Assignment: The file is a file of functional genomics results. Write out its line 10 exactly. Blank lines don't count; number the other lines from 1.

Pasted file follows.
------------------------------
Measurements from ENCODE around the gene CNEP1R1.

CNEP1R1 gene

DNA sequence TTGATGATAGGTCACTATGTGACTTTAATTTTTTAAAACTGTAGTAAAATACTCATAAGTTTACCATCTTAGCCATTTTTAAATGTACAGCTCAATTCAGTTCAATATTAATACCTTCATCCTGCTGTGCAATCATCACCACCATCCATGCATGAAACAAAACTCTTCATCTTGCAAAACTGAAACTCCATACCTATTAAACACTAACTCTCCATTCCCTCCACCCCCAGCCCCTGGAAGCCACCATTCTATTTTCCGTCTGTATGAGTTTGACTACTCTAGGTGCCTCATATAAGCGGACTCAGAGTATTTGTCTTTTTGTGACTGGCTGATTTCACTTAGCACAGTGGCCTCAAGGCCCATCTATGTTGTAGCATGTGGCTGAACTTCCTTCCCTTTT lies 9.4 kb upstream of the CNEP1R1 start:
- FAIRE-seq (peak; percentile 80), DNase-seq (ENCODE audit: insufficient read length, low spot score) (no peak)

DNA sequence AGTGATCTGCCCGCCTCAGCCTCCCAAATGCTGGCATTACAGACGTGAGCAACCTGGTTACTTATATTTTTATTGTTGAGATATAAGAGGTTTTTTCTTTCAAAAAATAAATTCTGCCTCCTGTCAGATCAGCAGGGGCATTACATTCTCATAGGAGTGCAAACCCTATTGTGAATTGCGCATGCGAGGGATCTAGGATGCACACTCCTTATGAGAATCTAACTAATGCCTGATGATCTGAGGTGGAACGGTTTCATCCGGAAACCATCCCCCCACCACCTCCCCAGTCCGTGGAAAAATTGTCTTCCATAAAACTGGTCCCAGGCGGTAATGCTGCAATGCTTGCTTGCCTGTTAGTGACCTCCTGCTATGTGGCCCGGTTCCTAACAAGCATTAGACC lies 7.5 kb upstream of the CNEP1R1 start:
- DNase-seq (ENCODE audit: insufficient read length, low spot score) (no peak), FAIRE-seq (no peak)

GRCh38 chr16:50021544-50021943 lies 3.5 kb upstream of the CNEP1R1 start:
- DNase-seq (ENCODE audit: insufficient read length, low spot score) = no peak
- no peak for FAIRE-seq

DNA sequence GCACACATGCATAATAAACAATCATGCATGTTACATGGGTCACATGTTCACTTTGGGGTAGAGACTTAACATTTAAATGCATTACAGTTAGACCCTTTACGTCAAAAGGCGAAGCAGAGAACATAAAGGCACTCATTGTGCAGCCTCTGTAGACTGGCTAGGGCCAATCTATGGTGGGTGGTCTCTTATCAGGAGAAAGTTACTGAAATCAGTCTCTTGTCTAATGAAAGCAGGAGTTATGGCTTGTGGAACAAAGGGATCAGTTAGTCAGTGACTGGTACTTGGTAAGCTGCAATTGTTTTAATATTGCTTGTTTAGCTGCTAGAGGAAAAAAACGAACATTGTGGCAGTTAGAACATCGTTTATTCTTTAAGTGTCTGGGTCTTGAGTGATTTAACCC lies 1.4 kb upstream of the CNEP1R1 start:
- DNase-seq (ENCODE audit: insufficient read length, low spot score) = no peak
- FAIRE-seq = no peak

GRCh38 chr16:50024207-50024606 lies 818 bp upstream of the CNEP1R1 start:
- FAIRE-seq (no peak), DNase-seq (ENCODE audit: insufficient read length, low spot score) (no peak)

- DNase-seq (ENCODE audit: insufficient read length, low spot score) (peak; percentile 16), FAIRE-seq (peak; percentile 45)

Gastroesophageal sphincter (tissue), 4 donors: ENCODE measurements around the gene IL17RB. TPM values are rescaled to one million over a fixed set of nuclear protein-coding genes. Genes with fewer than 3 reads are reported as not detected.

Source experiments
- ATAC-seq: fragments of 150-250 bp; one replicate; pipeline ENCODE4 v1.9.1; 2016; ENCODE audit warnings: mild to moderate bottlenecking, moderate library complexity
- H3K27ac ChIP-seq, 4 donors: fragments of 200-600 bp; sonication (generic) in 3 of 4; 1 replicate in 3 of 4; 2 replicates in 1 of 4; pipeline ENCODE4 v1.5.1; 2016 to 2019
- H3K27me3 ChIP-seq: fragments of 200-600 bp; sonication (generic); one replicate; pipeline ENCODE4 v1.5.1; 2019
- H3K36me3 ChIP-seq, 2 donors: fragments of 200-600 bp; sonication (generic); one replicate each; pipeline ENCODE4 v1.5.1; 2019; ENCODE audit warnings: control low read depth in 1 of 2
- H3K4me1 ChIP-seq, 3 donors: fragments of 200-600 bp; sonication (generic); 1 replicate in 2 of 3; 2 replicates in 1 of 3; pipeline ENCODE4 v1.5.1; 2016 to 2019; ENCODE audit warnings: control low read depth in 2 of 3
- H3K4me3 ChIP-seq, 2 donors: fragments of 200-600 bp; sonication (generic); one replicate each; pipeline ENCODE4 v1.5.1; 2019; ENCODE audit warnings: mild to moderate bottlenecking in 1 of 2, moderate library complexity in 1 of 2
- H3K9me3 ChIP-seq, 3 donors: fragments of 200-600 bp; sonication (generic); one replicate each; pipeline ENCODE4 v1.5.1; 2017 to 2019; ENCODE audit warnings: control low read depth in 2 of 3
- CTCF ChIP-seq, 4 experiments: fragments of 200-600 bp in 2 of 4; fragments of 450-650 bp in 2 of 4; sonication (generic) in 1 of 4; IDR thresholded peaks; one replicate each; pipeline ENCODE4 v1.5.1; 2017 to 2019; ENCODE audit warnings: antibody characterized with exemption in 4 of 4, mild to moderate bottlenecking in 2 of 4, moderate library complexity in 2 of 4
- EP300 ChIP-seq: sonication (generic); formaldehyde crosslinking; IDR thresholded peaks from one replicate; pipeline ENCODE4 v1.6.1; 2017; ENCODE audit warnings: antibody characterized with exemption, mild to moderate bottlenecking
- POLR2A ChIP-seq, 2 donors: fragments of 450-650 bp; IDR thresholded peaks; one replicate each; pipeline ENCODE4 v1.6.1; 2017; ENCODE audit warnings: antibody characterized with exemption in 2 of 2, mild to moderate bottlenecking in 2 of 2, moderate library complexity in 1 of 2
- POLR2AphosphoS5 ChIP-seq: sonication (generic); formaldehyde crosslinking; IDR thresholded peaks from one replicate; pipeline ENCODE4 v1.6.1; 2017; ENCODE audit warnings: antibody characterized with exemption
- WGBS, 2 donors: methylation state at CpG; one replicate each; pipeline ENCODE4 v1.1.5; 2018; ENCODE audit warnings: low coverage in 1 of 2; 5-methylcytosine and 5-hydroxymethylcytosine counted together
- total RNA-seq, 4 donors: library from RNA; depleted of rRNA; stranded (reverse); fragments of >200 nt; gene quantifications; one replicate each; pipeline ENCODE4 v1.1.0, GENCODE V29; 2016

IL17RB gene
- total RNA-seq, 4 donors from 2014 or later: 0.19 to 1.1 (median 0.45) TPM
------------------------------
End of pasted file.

DNA sequence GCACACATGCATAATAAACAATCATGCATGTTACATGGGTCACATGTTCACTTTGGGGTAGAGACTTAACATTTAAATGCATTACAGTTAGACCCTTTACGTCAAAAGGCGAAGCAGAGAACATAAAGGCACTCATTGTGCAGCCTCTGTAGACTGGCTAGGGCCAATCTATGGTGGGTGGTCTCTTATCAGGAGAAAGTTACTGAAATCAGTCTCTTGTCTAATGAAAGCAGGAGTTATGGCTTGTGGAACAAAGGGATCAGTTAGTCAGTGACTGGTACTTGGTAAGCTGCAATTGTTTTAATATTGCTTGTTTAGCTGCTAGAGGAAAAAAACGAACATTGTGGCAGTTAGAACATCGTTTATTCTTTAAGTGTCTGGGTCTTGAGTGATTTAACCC lies 1.4 kb upstream of the CNEP1R1 start: